'Wreck-It Ralph' Director Rich Moore Has Plenty of Game, Literally (Q&A)
The avid gamer puts all of his virtual experience to good use in Walt Disney Animation Studio’s 3D movie set in the world of arcade games.
Although Walt Disney Studios has had success with its TRON film franchise, which has been revived of late with the 3D movie TRON: Legacy and the TRON: Uprising TV series; Wreck-It Ralph opens up a whole new world of cross-promotions and interactive engagement. The 3D computer-generated film takes viewers on a journey through the history of video games from the 8-Bit arcade days to today’s cinematic first-person shooters.
The Simpsons and Futurama nimation veteran Rich Moore chose Ralph as his feature directorial debut, in part, because he knows games inside and out. Moore lived through the arcade heydays and continues to log a lot of hours at home playing the latest Xbox 360 games. Even at work, the director had a replica of the film’s arcade built inside Walt Disney Animation Studios, fully stocked with classic games starring many characters that make cameos in the film. Moore explains how he’s been preparing for this movie since he was a kid, and how he ended up turning a fictional arcade game into a real-life hit, in this exclusive interview.
The Hollywood Reporter: What video games did you play growing up?
Rich Moore: I’m part of that original generation that came up playing video games, that pumped a lot of our allowance into video games. We financed the rise of video games. I started playing them in the Straw Hat Pizza Palace at the Carriage Square Mall in Oxnard, CA. Games like Pong and Death Race 2000 -- if you remember that old one, it was driving a car around and killing pedestrians, like the movie. From there, Space Wars, of course. We can’t leave out Space Wars. Asteroids, of course, and then from there Pac-Man and Venture. Sinister was so scary because you’d sit inside the thing and the voice was so deep, and it was so sinister. Then Dragon’s Lair and Space Ace; I pumped a lot of money into those. Don Bluth, I hope you’re living large on my quarters.
THR: Is there a particular video game memory that stands out for you?
Moore: When I was young, I was on a real hot streak with Crazy Climber. There was a good three-week span where I couldn’t get that game out of my head. I could not get back to the arcade fast enough to try and climb up there and not get kicked by a potted plant this time. That one got under my skin.
THR: How big an arcade gamer were you?
Moore: I spent a lot of money and time at pizza places. Golf and Stuff in Ventura, right off the 101, was my hangout. Skating Plus, right behind it, always had a good selection of games. That was the place to be when you were from Oxnard back in the ‘80s.
THR: What are your thoughts on console games?
Moore: I made the jump to the home games with the Nintendo. I remember the N64 coming out. That was a beautiful day. I still grieve for the Dreamcast. I loved that system; I thought it was great. Space Channel Five, I ran a hot one on that. It got under my skin. Xbox, I love it. This last year while making Wreck-It Ralph, I’d work during the day and then go home and play Saints Row: The Third. I was like, “What am I doing? I’m making a movie about a video game, and now I’m coming home playing this game? Go to bed!” I just couldn’t put it down. I just had to get through the whole thing.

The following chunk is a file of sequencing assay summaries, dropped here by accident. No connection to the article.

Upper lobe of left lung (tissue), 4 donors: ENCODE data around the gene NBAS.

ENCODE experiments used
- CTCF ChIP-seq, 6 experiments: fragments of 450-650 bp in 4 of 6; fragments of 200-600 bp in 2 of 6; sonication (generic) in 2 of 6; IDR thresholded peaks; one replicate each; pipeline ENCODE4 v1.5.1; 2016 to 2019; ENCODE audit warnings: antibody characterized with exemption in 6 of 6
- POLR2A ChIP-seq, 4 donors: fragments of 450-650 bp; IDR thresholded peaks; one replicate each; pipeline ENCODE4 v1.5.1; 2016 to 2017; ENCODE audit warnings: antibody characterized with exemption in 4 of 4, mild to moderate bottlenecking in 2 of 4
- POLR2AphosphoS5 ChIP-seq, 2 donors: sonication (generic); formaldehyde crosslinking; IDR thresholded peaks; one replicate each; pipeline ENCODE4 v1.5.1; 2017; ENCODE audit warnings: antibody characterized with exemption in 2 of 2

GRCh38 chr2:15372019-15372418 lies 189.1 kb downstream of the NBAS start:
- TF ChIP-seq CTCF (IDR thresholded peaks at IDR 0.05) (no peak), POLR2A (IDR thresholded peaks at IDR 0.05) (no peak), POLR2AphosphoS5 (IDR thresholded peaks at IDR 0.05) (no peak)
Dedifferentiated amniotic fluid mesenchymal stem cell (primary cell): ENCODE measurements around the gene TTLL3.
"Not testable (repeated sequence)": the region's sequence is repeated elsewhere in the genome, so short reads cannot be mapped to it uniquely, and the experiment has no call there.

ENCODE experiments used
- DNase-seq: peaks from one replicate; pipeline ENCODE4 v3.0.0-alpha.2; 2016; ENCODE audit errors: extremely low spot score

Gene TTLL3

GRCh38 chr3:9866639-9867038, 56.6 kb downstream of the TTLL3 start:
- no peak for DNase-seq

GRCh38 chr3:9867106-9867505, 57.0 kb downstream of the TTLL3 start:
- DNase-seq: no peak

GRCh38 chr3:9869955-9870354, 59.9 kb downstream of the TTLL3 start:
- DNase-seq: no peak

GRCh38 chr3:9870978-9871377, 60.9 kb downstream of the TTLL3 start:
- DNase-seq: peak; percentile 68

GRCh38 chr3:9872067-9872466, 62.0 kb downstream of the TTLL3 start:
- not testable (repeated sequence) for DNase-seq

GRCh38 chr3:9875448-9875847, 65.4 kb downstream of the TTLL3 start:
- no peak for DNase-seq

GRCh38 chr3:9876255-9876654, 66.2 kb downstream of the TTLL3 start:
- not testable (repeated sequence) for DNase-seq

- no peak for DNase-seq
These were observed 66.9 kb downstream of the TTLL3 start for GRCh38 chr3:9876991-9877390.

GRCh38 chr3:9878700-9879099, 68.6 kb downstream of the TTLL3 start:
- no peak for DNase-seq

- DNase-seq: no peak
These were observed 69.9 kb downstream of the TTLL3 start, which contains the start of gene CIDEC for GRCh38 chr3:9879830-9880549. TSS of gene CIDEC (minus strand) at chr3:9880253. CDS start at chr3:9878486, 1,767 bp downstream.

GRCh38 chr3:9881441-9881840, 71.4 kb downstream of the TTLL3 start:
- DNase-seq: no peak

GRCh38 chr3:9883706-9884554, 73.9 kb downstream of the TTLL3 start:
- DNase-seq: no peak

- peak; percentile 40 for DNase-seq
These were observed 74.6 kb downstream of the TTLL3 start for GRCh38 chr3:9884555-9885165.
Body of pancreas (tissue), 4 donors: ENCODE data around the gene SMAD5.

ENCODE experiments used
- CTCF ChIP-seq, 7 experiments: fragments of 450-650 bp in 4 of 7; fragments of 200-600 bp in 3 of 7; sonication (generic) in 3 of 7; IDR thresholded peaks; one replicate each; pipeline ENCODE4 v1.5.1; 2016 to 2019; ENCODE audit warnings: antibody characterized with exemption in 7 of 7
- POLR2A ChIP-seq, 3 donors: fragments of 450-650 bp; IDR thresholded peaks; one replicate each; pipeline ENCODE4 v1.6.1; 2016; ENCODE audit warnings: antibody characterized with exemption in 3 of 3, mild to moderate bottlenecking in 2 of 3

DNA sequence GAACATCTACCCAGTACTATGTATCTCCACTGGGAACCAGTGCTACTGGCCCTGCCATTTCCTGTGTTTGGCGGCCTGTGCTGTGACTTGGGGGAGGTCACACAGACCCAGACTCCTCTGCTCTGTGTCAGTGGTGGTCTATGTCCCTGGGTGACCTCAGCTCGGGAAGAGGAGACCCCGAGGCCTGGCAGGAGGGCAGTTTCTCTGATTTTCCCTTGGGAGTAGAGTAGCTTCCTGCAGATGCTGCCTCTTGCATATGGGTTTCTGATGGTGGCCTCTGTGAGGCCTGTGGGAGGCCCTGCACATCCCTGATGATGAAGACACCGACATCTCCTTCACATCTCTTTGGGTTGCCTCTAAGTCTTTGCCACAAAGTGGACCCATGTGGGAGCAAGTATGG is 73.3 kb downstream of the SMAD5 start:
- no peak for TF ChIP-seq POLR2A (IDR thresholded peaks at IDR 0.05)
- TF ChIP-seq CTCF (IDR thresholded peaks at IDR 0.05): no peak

THR: How did your gaming background help with exploring this world of Wreck-It Ralph?
Moore: I was able to explore it with legitimacy. When you’re making a movie about something, you should know about whatever it is and have some understanding of it. I felt like it was something that I was steeped in since I was a kid.
THR: So you’ve been researching this movie for a long time.
Moore: It was research. It was all research. All those people that said, “You’re spending too much time at Golf and Stuff,” come on. It paid off.
THR: What’s the story behind the Fix-It Felix, Jr. arcade machine?
Moore: It began like, Wouldn’t this be cool to take it out at Comic-Con to promote the movie, to have an actual game made from the fictional one that’s in the movie? We wanted to have something that we could take around and show to people, and we wanted to make sure it was done right; that it felt like it was from that time period. It was all programmed using the 8-bit boards and everything, by people that really knew those kinds of games really well. It did not happen overnight; there was a lot of going back and forth and me playing it saying, “Can we add this and that?” or “How can we make it feel that it has the pace of one of those old games?” It was a collaborative effort.
THR: How did you get those cool retro arcade cabinets?
Moore: At first we were cannibalizing old game cabinets for ours. When it became apparent that people around the country wanted to have them, like at the Disney Parks, it became apparent we had to make over 50 of these things. We decided we’d better start building these from the ground up, because we don’t want to be known as the studio that gutted 50 Donkey Kong machines and put them to death to make our Fix-It Felix, Jr. games. They are now made from scratch, and I’m so proud of them. I think that’s so cool, and just really fun to play.
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